…we hear what a badly set up compressor can do to your live sound.
I have an audience recording of this show (it’s also on youtube), and I have wondered about the vocals – audience recordings are always hit or miss; a lot will depend on the particular recording equipment, any frequency band can drop out. Now that I have found this clip, I understand that it’s not just about the camera; the problem was what was coming out of the PA.
But the problem here, contrary to what the comments speculate, isn’t that Hansi was that ill or whatever, really. I’m not sure he even was. He did have certain “register blending” issues all over the late 90s and early 2000s – I’m using inverted commas because these aren’t limited to your traditional concepts of vocal registers aka mechanisms; we’re also dealing with extended technique here, that raspy thing. But really, most of the time – with Blind Guardian and their magically oiled touring machine – he managed just fine (outside of shows like Moscow 2002 where our gruesome reality likely threw his monitors off big time and caused all sorts of WTF).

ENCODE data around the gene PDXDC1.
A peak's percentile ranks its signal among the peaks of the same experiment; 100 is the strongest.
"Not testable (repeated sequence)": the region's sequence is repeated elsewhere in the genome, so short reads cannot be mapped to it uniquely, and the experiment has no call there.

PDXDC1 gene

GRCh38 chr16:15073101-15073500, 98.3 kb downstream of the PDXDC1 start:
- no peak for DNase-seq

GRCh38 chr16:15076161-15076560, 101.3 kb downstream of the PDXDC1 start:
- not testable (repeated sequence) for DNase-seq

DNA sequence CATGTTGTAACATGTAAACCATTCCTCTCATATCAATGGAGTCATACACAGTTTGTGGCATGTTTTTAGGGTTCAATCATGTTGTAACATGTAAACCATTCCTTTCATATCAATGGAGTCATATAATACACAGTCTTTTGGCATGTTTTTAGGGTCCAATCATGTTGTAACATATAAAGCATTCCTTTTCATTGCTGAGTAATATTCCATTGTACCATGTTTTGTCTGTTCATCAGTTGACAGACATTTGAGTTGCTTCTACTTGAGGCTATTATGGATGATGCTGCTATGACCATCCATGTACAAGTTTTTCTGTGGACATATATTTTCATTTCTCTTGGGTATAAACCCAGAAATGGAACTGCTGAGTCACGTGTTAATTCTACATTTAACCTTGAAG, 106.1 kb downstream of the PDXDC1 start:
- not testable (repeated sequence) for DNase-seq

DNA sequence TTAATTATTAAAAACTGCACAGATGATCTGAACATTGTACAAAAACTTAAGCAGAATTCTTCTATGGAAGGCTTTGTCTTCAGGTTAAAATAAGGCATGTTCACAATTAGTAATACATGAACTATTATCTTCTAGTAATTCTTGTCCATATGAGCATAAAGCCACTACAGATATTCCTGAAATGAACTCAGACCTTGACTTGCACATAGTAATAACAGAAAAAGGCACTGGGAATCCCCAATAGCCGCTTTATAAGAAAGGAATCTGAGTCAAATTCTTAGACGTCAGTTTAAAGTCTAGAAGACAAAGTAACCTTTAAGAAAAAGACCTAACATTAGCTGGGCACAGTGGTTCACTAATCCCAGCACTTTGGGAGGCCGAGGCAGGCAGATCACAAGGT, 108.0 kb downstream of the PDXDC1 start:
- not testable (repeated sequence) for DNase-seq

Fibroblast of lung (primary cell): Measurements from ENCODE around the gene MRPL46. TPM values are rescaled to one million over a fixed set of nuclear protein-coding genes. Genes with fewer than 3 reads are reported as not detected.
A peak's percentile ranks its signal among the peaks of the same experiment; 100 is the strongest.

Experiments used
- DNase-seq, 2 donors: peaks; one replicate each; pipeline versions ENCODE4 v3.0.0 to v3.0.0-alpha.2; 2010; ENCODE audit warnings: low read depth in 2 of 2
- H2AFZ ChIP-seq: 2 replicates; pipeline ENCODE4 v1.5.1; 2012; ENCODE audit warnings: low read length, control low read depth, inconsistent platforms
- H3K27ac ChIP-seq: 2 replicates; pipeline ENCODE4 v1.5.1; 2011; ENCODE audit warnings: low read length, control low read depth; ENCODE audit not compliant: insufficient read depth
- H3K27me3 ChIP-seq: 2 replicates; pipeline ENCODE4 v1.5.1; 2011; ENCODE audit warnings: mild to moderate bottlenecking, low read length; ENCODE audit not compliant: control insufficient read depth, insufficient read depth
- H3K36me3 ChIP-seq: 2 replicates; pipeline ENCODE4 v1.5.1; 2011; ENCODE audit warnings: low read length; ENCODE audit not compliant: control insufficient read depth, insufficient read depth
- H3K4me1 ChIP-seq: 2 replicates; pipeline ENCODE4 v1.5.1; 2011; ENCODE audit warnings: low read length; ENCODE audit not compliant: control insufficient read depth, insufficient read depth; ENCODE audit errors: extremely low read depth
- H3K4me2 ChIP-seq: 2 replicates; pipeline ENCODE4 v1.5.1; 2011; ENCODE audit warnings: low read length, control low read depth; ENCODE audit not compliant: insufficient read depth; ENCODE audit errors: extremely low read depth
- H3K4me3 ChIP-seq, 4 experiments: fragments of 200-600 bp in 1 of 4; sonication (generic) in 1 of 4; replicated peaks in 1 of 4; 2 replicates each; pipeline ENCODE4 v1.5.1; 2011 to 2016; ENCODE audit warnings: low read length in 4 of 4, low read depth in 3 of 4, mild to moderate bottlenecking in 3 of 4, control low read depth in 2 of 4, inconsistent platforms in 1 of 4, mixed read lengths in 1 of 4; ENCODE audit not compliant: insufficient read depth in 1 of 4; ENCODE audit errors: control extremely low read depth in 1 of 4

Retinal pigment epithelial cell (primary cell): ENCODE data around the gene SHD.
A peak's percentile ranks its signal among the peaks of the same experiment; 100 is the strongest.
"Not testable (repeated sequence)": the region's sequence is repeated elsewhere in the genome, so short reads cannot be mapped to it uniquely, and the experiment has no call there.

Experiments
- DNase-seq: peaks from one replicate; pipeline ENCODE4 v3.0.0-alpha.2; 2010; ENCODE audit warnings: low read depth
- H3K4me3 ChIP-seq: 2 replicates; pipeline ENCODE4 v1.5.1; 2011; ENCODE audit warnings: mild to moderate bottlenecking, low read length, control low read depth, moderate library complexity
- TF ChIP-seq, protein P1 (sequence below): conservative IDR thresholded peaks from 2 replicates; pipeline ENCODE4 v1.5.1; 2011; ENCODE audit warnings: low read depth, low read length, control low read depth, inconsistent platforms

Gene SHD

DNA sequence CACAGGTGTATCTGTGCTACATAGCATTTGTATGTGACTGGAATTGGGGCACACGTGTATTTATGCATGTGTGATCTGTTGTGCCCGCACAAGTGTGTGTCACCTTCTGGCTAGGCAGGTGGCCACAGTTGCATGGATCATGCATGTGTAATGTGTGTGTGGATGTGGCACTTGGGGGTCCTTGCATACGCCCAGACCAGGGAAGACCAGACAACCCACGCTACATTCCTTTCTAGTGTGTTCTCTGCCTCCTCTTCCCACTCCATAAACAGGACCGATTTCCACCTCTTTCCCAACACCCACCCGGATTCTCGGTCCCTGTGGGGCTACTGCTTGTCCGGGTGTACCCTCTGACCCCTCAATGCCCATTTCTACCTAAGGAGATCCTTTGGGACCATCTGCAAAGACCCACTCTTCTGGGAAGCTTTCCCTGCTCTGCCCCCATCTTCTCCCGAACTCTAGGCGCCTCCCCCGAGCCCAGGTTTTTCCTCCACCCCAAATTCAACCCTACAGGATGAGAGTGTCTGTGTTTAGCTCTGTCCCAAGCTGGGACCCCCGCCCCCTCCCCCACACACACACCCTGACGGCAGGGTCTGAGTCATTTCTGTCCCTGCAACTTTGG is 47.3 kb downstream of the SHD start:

Why does his lead part sound so freaking weird here, then?
Because from the sound engineering point of view, getting a mixed-technique vocal line to survive electronic processing required for amplification and recording is not exactly a trivial task (I’m speaking from experience).
The thing about classically informed clean singing is that it carries effing well. It’s designed for that. With a peak around the “singer’s formant” range.
Whenever you manipulate your instrument to produce extended technique sounds – or even “folk” style sounds – your peak frequencies shift.
So if you have a multi-band compressor set up way too far on a way narrow band (around the traditional singer’s formant frequencies), or an equaliser in your FX chain before the compressor, again, emphasising the singer’s formant (but this time your “generic” compressor is too lax)… you’ll get this weird overdone dynamics that actually sounds wrong because cleans shouldn’t overshadow those aggressive parts, y’know. And yet it happens because your cleans are focused already, they don’t need that extra boost, while the “harsh” parts could use some because the energy of your sound wave gets kinda dissipated when you add rasp via this particular technique. But the frequency band is selected incorrectly.
Other than that, Demons and Wizards was the band where Hansi the frontman was born. Remember, it wasn’t easy for him to transition from hiding behind a bass guitar to just being up there with nothing but a mike stand for company.